7. This brings us to a consideration of the definition of 'candidate' in Section 79(b). We hays already set out that definition in extenso and need not repeat it. All (that we should like to point out is that this definition is an all embracing one. The expression 'candidate' as defined in this provision, it will be readily seen, is not confined to the person who actually contests an election, but embraces within its scope one who has been duly nominated as a candidate at the election. Not only that, it also includes a person whose nomination paper has been rejected but who claims that it should have been accepted by the Returning Officer.
Further still, according to this definition, the status of a candidate does not commence from the stage of nomination only but a person is to be deemed to have been a candidate right from the time when he put himself forward as a prospective candidate in his constituency with the election in prospect. We have no hesitation in saying that a definition couched in such extensive language cannot be rightly held to exclude a 'withdrawn candidate' from within its' ambit once he was duly nominated. This is of course subject to the qualifying words which occur at the beginning of Section 79 to wit, 'unless the context otherwise requires'.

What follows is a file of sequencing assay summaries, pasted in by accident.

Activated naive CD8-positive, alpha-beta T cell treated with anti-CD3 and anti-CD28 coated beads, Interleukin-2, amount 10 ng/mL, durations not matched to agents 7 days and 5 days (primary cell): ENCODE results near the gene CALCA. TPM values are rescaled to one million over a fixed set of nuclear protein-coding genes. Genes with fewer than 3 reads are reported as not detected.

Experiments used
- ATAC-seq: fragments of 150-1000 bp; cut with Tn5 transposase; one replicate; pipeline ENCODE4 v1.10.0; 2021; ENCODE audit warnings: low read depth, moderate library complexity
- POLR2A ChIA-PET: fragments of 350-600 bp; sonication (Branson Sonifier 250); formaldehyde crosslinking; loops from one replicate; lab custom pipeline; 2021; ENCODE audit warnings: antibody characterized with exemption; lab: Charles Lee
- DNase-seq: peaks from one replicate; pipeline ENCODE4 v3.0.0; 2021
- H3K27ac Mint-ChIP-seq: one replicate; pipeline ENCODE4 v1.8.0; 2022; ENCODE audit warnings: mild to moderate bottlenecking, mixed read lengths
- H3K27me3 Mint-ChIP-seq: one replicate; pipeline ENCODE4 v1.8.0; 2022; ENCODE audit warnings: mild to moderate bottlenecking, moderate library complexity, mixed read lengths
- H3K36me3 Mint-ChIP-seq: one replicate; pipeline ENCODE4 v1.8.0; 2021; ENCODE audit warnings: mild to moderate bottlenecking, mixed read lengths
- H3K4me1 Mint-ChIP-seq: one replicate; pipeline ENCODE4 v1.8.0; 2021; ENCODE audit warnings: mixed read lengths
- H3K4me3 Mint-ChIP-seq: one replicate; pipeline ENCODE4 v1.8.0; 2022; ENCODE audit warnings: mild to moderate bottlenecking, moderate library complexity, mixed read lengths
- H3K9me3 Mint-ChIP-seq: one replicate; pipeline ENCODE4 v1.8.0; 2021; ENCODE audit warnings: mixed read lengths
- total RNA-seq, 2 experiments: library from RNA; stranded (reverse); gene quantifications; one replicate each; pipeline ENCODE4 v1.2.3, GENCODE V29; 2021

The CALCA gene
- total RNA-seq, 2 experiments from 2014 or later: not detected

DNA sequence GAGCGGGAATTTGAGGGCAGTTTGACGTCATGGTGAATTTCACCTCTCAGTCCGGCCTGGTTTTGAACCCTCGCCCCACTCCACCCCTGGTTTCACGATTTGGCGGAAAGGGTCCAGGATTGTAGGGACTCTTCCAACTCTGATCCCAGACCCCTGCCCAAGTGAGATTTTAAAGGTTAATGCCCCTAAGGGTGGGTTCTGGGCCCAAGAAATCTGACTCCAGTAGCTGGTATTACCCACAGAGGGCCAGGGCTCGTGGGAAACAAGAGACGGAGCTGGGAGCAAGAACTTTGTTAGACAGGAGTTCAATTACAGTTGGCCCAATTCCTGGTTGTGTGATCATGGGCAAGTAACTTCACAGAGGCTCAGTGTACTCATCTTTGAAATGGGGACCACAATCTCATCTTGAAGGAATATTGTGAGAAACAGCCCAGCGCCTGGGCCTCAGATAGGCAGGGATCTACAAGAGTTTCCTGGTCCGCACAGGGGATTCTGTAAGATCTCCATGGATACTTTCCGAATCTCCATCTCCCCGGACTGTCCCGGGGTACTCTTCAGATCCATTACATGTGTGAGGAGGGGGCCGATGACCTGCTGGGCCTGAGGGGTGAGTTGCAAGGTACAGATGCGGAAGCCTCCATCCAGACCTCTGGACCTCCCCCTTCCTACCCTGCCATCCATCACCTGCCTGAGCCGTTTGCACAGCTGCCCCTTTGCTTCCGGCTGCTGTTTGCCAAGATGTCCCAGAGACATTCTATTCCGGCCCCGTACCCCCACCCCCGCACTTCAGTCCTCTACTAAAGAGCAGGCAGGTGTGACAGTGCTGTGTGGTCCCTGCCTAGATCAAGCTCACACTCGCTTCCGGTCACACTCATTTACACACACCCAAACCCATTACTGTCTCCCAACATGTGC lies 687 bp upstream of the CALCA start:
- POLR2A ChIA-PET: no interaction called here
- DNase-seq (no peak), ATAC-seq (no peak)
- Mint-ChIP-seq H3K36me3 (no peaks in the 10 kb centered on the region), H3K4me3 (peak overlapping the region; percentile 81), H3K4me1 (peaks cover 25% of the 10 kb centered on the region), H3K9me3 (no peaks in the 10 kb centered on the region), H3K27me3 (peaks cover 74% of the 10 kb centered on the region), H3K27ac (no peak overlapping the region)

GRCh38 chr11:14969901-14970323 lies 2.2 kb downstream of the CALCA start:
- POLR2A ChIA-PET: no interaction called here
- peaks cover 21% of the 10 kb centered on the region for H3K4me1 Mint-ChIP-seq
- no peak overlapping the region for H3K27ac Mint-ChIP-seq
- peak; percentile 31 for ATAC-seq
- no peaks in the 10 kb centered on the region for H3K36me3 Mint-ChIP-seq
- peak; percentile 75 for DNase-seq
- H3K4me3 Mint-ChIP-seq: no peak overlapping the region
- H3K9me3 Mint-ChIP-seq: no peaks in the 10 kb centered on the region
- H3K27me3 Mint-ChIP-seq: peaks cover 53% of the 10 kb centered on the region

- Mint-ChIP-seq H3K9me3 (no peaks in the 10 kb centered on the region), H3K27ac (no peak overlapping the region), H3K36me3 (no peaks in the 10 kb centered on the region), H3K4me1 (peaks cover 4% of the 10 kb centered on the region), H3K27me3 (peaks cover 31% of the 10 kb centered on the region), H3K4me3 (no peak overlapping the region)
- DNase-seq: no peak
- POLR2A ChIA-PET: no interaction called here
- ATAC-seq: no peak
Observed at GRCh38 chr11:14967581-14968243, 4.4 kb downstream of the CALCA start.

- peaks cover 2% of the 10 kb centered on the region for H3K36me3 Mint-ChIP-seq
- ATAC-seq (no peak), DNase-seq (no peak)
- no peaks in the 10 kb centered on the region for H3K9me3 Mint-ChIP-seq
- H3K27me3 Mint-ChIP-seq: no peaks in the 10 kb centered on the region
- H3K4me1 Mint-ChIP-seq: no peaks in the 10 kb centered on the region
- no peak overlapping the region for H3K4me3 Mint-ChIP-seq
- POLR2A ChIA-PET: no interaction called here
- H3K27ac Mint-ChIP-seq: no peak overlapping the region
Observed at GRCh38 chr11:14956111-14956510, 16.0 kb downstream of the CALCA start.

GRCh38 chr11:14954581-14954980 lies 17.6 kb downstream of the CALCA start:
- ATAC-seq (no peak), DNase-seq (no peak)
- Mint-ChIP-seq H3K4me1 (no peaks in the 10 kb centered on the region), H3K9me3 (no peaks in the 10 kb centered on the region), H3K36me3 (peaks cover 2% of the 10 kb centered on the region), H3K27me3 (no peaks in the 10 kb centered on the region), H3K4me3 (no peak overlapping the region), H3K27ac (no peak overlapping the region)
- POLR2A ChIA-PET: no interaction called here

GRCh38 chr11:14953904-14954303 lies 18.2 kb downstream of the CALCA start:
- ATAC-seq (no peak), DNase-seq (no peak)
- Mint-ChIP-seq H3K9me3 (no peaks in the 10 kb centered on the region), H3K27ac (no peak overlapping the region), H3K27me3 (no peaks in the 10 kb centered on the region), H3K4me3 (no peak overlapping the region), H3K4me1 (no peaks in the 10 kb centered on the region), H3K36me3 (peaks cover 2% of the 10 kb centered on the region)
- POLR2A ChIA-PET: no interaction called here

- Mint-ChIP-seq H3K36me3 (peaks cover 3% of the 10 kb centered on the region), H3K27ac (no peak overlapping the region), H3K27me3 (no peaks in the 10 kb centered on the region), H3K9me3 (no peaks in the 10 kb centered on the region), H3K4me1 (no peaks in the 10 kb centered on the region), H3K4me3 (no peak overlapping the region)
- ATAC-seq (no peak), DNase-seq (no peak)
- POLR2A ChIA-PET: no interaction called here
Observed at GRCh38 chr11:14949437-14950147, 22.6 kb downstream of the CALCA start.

8. Now, so far as we are able to see, there is nothing in the context of Section 82(b) on the score of which it could be rightly predicated that the broad definition of the expression 'candidate' as given in Section 79(b) should not be held to be applicable to it.
9. During the course of the arguments before us, it was strenuously contended by learned counsel for the appellant that the phrase 'at any election' which is to be found in the definition of the word 'candidate' in Section 79(b) has a special significance and that having regard to that, the definition of 'candidate' should be limited to that of a candidate who actually contests the poll, and if that be so, ;a 'withdrawn candidate' even though he was validly nominated, would naturally fall outside the ambit of this definition. This argument, in our opinion, is clearly untenable for the simple reason, that if the Status of a candidate were to be confined to such a person only, then a candidate whose nomination paper stands rejected must fall outside this definition, and, further, there can be no question of considering a person to be a candidate even prior to the time when nominations should fall to be made and when an election is merely in prospect.